I have never been a tech and am not privy to the exact rules given to the techs, but I have seen on countless occasions where techs have gone out to install new service and a NID and then put the order on hold while the customer provided somewhere to ground the NI.


christcorp
Premium
join:2001-05-21
Cheyenne, WY
kudos:1
reply to UHF
I understand your frustratation, but they can't charge you for replacing an NI that you CAN'T test yourself. That was part of the 1984 and 1996 rulings. YOU are ALLOWED to work on ALL PHONE WIRING in your house, or hier anyone else you want, (State licensing rules apply, except for yourself). Qwest has to provide you a means to separate and test their lines from yours. I'm sorry that you are getting the run around from some dildos at Qwest.

The grounding issue with the water pipe, I meant on the outside of the house side. Qwest installs their NI's outside only now, (Some rare exceptions). I didn't mean to the hose faucet or running it into your basement unless it's like mine and the meter is down their also. You are correct about BEFORE THE METER.

The $85 charge they speak of is their trouble isolation charge they throw at everyone to say; "If the problem is on YOUR side of OUR protector you will be charged $85". Even if their was a charge for replacing the NI, which their isn't, it wouldn't be $85. The charge wouldn't be a flat rate. It's what is called T&M. Time and Materials. It's a By the hour charge. i.e. I'm residing my house and I need you to move the box and then come back in a week and return it where it was;;;; I'm remodeling the house and cutting down trees, can you disconnect the line from the pole and lay a temp on the ground until next week.

All I can say is you are being given wrong information from whomever you called. If by chance you live in the same state as me, drop me an email and I'll have you talk to the right person. If you are out of state, maybe one of the other people can help you find the right person. Later... Mike....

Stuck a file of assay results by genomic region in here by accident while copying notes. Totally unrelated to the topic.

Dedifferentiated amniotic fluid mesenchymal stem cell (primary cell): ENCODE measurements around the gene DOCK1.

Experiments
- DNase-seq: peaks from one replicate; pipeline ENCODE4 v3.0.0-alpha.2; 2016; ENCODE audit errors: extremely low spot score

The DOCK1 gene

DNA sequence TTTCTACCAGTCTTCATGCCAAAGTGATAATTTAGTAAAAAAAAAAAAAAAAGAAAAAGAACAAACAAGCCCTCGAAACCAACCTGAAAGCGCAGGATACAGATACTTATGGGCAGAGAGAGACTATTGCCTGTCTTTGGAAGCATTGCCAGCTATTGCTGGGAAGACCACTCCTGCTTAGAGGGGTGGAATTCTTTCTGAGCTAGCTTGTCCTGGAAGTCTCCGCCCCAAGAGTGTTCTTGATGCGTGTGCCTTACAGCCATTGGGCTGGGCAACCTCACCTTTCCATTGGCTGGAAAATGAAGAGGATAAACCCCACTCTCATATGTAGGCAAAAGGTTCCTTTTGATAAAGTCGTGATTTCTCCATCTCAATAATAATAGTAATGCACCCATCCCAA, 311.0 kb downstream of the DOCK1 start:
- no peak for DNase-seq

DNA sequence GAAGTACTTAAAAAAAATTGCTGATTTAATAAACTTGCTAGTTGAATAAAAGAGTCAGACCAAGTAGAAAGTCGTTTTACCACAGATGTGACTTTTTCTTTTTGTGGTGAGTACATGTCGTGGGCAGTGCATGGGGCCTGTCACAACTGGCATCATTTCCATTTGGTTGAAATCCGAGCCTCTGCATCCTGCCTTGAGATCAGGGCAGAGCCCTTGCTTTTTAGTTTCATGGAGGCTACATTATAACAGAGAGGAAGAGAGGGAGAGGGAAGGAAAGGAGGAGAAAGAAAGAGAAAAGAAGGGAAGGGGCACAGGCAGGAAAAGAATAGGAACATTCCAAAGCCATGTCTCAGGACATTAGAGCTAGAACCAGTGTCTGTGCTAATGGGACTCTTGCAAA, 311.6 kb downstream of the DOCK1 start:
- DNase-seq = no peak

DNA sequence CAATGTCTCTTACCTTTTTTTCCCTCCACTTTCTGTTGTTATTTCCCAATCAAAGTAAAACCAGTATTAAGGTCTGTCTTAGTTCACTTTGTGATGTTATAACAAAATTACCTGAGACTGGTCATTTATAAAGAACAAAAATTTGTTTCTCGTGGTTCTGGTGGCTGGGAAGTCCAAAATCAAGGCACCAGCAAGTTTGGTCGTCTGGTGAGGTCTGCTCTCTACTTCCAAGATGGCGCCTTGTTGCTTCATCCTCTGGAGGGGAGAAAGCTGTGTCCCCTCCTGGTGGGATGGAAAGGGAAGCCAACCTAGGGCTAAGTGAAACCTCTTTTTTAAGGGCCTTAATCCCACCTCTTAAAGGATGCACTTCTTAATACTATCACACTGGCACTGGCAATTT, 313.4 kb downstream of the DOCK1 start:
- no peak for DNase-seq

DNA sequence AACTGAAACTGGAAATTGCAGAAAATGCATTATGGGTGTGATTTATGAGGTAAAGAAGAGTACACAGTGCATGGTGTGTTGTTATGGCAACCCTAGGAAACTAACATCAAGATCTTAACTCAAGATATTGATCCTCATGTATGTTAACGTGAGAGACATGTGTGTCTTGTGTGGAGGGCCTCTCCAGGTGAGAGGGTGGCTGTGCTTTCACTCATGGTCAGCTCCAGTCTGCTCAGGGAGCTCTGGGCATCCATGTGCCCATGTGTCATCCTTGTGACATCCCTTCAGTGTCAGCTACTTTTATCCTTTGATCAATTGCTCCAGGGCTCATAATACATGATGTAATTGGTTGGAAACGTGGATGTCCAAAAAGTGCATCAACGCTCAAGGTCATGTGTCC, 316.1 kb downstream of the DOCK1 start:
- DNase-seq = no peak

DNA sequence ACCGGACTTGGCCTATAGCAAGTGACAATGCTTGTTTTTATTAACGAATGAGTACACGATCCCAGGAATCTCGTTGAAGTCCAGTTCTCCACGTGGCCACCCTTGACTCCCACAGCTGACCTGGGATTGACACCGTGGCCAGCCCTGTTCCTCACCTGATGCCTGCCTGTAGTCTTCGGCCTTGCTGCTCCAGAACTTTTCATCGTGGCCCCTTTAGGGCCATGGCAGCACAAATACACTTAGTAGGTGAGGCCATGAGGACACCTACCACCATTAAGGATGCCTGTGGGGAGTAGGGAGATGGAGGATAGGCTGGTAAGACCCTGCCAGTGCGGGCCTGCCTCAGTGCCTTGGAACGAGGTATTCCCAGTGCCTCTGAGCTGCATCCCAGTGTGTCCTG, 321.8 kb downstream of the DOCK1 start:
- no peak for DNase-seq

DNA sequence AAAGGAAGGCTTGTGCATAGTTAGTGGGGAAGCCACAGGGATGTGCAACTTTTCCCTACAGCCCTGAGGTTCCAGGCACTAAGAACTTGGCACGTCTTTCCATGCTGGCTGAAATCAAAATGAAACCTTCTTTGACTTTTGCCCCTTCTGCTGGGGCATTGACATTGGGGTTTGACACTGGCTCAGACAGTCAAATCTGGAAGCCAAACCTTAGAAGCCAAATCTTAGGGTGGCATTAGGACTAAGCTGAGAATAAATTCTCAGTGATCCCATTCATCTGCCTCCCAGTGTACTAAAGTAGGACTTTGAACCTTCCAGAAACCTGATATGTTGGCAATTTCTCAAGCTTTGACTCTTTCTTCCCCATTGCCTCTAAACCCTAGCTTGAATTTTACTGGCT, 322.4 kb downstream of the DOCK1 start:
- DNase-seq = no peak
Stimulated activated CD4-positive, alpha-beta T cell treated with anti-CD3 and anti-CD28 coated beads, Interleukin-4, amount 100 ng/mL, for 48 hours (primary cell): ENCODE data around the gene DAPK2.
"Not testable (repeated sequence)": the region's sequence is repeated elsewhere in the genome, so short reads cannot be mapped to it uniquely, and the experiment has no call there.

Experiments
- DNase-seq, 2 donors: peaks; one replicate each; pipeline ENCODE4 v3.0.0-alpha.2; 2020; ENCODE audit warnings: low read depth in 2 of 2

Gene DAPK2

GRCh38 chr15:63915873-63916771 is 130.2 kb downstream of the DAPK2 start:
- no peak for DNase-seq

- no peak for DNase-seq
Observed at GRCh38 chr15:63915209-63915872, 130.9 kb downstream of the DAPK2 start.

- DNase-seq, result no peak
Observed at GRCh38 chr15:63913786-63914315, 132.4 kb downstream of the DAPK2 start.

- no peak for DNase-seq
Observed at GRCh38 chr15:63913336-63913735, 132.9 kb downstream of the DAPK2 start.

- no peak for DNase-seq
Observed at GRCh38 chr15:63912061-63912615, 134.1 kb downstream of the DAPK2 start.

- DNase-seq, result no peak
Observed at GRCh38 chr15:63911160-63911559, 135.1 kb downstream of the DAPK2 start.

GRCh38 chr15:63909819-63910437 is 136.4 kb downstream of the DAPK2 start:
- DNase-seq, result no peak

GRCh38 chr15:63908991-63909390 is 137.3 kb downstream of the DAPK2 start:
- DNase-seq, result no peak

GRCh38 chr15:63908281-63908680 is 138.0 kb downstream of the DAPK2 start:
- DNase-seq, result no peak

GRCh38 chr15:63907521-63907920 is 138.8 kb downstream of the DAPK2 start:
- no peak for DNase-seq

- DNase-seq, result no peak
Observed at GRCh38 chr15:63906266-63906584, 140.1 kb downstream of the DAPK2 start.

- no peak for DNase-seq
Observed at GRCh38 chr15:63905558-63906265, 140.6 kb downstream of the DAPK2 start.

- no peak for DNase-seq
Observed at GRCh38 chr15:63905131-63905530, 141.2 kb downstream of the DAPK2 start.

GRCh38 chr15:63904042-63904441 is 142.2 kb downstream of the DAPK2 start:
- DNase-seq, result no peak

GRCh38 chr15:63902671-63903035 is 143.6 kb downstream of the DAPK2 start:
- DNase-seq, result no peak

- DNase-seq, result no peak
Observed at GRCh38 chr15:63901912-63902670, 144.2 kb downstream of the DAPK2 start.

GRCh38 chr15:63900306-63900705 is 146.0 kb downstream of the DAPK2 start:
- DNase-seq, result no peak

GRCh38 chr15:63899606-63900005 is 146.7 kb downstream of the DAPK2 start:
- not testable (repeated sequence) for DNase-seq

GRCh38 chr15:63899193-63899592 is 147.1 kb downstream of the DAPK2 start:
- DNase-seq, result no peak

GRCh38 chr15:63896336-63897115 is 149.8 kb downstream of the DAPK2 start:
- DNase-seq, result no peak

nonymous
Premium
join:2003-09-08
Glendale, AZ

2 edits
reply to UHF
"I did some more investigating and there IS a ground wire, but it doesn't connect to ground anywhere that I can find. It might attach to a cold water pipe somewhere where I can't see it. The funny thing is, there is nothing attached to the 'ground' lug on the terminal block other than this ground wire. I thought the underground cables generally had a ground wire or shield in them that attached there. Whatever that old block is, it isn't much of a protector. And code says it has to be grounded BEFORE it enters the building anyway, and be bonded to the other utility grounds. The city would never allow them to ground it the way it is now."

Here is what might happen given what you want. Place a new sni near the electric meter. Place a temp drop until a contractor can dig in a new drop wire correctly to the new sni near the electric meter. This at Qwest's cost. None charged to you. All done to code all up to date. Then if there is no inside wiring near that point either Qwest at a time and materials charge to you would tie in your existing house wiring to the up to date per code network interface. Or since it is your own inside wiring you would be allowed to do it.

SECOND POSSIBLE:
How old is the house? Do you know if other neighbors have the demarc in the basement? Maybe the real demarc was remodeled over. Or maybe there is a real ground somewhere that is hidden and by having worked at other houses nearby the tech will just walk right up to it.

Last edit.